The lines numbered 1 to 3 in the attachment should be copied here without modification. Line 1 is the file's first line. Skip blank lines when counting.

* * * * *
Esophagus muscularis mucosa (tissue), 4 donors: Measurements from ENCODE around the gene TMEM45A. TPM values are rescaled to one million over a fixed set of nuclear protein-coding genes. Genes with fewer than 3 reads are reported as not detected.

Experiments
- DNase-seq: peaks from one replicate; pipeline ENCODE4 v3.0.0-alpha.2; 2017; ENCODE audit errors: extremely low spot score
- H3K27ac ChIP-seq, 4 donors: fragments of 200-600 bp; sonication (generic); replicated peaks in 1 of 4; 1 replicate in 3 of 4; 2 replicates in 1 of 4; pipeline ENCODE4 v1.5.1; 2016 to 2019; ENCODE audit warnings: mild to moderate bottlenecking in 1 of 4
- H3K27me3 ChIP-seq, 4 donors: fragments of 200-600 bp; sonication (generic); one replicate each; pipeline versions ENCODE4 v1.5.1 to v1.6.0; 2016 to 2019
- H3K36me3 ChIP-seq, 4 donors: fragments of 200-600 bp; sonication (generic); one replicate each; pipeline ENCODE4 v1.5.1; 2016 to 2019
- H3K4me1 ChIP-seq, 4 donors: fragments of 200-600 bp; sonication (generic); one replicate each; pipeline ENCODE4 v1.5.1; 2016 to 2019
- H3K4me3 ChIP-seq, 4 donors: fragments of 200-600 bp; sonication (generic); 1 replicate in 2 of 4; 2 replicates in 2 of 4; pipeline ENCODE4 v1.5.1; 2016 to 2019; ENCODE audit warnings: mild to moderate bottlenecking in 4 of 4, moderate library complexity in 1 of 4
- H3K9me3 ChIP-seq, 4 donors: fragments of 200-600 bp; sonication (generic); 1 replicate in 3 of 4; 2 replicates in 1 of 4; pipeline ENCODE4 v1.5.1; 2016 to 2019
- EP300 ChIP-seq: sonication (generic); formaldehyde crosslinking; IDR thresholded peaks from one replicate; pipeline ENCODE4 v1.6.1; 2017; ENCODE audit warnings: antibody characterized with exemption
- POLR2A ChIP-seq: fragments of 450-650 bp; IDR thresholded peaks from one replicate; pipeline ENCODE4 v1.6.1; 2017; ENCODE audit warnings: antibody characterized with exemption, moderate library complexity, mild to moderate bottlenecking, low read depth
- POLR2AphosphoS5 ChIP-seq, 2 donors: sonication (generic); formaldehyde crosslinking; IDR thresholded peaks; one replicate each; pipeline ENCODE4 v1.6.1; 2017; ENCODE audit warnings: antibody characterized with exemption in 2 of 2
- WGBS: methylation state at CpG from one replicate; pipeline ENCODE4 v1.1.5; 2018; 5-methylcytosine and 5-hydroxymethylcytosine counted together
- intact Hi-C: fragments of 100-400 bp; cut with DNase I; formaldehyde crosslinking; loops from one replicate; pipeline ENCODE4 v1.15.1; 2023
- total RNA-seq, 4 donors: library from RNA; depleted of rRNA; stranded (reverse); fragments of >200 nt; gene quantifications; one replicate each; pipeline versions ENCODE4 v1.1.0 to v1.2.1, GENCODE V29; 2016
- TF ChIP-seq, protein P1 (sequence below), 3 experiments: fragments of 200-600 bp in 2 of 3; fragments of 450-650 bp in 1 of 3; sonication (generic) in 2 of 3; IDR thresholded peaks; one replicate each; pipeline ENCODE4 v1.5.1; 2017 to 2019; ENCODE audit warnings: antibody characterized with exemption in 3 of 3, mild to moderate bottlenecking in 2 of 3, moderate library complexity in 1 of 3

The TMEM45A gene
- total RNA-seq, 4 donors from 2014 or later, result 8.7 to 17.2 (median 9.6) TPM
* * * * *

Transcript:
Esophagus muscularis mucosa (tissue), 4 donors: Measurements from ENCODE around the gene TMEM45A. TPM values are rescaled to one million over a fixed set of nuclear protein-coding genes. Genes with fewer than 3 reads are reported as not detected.

Experiments
- DNase-seq: peaks from one replicate; pipeline ENCODE4 v3.0.0-alpha.2; 2017; ENCODE audit errors: extremely low spot score